Taiwan’s islets of green proof of its commitment to environmental protection
Photos by Krixia Subingsubing
Taiwan’s (Formosa) best-kept secret is hidden in plain sight: islets of green dotting the crystal blue of Taiwan Strait.
Its white-sand coasts and majestic basaltic formations are touched mostly only by sunlight and the break of waves, away from the oft-destructive hand of humans.
But for all its private beauty, Penghu, a coastal paradise 260 kilometers away from Taipei’s manic urban hubbub and legendary night markets, belongs to a not-so-discreet list of the “Most Beautiful Bays in the World (MBBW).”
It joins, among others, the Philippines’ own Puerto Galera Bay in Oriental Mindoro province.
But the title, endowed by international private organization MBBW only to 42 other scenic bays in 25 countries, is no mere vanity plate.
They are exemplars rather of the best practices on sustainable environmental tourism and preservation of marine life amid the escalating threat of climate change and pollution.
Its strength, says Penghu County governor Kuang Fu-chen, is its tight-knit community of locals who have taken it upon themselves to preserve the archipelago.
But local efforts may not be enough. Penghu contends with a far different and stronger enemy than selfie-obsessed crowds: the ocean currents from pollution-laden China and the Philippines, among others.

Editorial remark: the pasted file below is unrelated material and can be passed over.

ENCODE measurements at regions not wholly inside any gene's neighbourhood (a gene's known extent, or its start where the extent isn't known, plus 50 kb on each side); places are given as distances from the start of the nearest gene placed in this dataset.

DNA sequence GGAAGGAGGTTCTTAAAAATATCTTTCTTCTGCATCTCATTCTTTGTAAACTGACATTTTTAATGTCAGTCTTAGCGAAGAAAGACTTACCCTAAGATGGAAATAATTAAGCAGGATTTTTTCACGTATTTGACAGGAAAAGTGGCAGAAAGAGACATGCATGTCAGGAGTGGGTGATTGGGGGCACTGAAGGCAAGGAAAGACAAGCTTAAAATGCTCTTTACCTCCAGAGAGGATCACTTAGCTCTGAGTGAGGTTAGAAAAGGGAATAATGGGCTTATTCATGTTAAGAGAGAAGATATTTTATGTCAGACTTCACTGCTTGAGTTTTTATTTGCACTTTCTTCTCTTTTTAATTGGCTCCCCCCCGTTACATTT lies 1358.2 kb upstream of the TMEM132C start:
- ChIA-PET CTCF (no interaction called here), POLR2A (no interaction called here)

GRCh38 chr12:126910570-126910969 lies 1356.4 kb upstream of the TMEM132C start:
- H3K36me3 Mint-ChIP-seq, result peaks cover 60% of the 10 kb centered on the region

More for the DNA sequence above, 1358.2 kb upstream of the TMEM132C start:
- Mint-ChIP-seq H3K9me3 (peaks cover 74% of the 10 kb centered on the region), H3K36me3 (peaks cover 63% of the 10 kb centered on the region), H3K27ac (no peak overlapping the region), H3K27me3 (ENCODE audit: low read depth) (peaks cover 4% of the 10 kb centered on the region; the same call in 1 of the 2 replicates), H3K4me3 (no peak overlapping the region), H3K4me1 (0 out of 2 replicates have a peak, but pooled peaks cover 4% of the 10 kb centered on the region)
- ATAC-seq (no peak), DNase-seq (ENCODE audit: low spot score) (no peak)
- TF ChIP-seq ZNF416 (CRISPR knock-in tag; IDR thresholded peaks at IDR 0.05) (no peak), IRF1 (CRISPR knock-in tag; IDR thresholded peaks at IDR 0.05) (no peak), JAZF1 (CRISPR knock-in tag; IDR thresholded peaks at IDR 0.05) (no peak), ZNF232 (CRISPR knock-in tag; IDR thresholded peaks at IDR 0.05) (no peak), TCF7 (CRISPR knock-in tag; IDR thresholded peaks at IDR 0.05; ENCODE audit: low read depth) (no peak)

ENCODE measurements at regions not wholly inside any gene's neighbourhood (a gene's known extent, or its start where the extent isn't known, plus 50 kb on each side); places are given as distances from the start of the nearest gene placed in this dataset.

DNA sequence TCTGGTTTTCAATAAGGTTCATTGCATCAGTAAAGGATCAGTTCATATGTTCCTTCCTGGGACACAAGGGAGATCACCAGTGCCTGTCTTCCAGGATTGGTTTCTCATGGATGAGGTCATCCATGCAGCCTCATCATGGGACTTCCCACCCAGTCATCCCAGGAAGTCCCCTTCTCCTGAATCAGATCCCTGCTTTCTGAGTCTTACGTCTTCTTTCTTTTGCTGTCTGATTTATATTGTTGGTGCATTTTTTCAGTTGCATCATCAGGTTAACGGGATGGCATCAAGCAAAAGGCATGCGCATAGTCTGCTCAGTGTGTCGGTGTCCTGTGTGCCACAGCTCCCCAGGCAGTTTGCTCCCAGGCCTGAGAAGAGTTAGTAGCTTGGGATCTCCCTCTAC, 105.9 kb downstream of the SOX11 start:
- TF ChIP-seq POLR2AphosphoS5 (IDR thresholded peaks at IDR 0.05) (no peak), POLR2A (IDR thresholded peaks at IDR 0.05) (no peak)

Its unique problem, therefore, has made it a poster boy for the need for seismic shifts in environmental policy at the global level.
Penghu is home to at least 100,000 people caught in a delicate balancing act of two vital, yet opposing, forces: fishing and its booming tourism.
At least 90 islands make up Penghu, an hourlong flight from Taipei to its capital city Magong. Nineteen are inhabited while the rest are untouched sanctuaries for marine life.
So rich is Penghu’s natural diversity that even its rocks carry historical weight, said Taiwan geopark association president Jiun Chuan-lin.
Its basaltic landscapes and seaside rock formations, formed by waves and winds and workers’ hands, carry “the long history of Penghu residents’ activities and their heritage,” he said.
These include the Twin-Hearts Stone Weir on Qimeiyu island—a well-preserved ancient fishing trap forming a flying heart near the coastline.
It’s widely considered as one of Penghu’s most romantic spots especially during sunset.
Penghu is also a storied archipelago that served as one of Formosa’s best defense strongholds from the Ming dynasty in the 1600s, to the Japanese occupation in the 19th century.
Remnants of its war-torn past still exist on Xiyu Island, where several forts, including the Yumengdao Lighthouse, dot the former military stronghold.
Natural biology textbook